The renowned Beatrix Potter classic The Tale of Peter Rabbit and The Berenstain Bears’ New Baby – an early installment in the long-running series of books by Stan & Jan Berenstain — make for two great animal fantasy books for analysis on the quality and substance of the plot, characters, and overall story development in the book.
The anthropomorphic characters in both Peter Rabbit and Berenstain Bears are believable in the sense that they possess traits which with young readers can identify. Both stories present their characters in contexts and situations which are possible. However, while the bear family in Berenstain Bears possess grossly human-like traits (though they live in ‘Bear Country’ and have an affinity for drinking honey as a beverage), while Peter Rabbit and his brood live in a setting all the more familiar for “real” rabbits.
Characters in both works bring a good balance of animal and human traits into the bodies of likeable characters. Children may find quite enchanting the notion of a curious little rabbit that looks and behaves much like ordinary rabbits. In fact, Peter essentially has no speaking roles at all. However, he has a very real human quality; he explores for the sake of exploring, he cries, he feels a little queasy after eating too much, and he seeks the help of others like any human would do in perilous situations.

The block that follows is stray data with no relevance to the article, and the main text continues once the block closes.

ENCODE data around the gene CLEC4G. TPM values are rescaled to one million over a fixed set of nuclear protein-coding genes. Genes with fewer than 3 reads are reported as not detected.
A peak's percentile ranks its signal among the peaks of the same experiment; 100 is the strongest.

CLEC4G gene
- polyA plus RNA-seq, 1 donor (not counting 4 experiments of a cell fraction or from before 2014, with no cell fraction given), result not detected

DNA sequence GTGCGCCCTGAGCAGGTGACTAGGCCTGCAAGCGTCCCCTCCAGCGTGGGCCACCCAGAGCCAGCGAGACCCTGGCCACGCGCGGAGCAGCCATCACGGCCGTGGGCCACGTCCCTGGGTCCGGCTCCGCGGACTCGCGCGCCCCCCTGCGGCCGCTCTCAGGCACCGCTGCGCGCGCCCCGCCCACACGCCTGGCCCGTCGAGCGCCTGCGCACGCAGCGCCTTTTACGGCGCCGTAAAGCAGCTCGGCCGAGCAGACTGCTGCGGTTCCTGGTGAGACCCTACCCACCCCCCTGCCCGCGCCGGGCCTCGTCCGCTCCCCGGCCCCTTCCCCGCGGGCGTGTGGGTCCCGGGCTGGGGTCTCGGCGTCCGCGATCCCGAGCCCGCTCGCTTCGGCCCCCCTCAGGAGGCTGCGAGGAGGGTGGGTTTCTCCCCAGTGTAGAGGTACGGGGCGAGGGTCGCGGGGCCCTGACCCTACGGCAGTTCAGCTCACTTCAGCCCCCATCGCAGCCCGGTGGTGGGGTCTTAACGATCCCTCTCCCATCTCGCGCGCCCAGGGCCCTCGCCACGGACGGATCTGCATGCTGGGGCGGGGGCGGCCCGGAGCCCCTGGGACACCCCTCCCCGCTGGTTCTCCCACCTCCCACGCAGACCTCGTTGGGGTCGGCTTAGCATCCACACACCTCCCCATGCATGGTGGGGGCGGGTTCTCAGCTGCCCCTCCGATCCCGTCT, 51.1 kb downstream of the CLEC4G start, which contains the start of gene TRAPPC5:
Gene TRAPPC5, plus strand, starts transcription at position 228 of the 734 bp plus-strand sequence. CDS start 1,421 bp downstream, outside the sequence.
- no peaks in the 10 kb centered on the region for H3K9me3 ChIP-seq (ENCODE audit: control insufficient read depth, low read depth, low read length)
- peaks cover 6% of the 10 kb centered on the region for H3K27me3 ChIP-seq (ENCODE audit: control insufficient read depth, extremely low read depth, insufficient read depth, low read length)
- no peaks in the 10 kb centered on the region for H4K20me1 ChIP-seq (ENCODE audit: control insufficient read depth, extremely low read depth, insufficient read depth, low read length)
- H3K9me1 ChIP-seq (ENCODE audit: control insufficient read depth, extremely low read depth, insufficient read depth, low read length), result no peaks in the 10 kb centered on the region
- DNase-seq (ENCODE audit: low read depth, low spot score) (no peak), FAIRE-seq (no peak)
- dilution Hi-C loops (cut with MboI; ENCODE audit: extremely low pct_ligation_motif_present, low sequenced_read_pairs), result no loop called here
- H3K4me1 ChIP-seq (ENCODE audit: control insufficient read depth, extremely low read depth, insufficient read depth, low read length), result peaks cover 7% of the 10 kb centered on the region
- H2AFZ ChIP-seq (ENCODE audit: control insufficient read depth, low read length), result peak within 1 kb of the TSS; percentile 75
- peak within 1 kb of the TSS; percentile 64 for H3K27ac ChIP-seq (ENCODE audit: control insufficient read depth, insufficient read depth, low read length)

The members of the Bear family look like bears, but in every other sense they are humans – and are so in the same terms as one would expect for a Type I animal fantasy. But the intensely human traits of the Bear Family are necessary both for the plot and for the type of reading material the Berenstains were clearly trying to write; the book series delivers safe glimpses at the perils, travails, joys, and moments of everyday human life which children are, in their young years, just beginning to experience. With the package delivered in the guise of lovable bears, the mix of human and animal in New Baby and all of the other installments of the Berenstain Bears is appropriate and indeed a winning combination for all types of young readers.
The plots in both books are legitimate. Peter Rabbit, the curious young rabbit he is, happens into the property of Mr. McGregor – the very man Peter’s mother said to avoid. The bulk of the plot follows Peter’s attempts to escape the farm and return home to his burrow. Peter returns home to his family, and his loving mother tends to him and caringly scolds him for not listening to her advice. In Berenstain Bears New Baby, Small Bear learns he is about to become a big brother.
The story follows his and Papa Bear’s journey into the woods so that they can gather the wood for and build a new bed for Small Bear; his old bed becomes that of his new baby sister. The book concludes with the birth of the young female cub.
Insomuch, both plot lines are believable and enjoyable. Readers of Peter Rabbit can indeed imagine a curious young rabbit getting into trouble upon wandering onto a farm; not only would children enjoy such a tale, but they may also learn a valuable lesson from the plot: always listen to your mother! The plotline in Berenstain Bears New Baby is entertaining as a story and simultaneously serves to prepare young readers for the idea of welcoming a new, younger sibling into the world.
My readings and evaluations of:
Potter, B. The Tale of Peter Rabbit. Frederick Warne, 1902.
Berenstain, S. & Berenstain J. The Berenstain Bears’ New Baby. Randon House, 1974.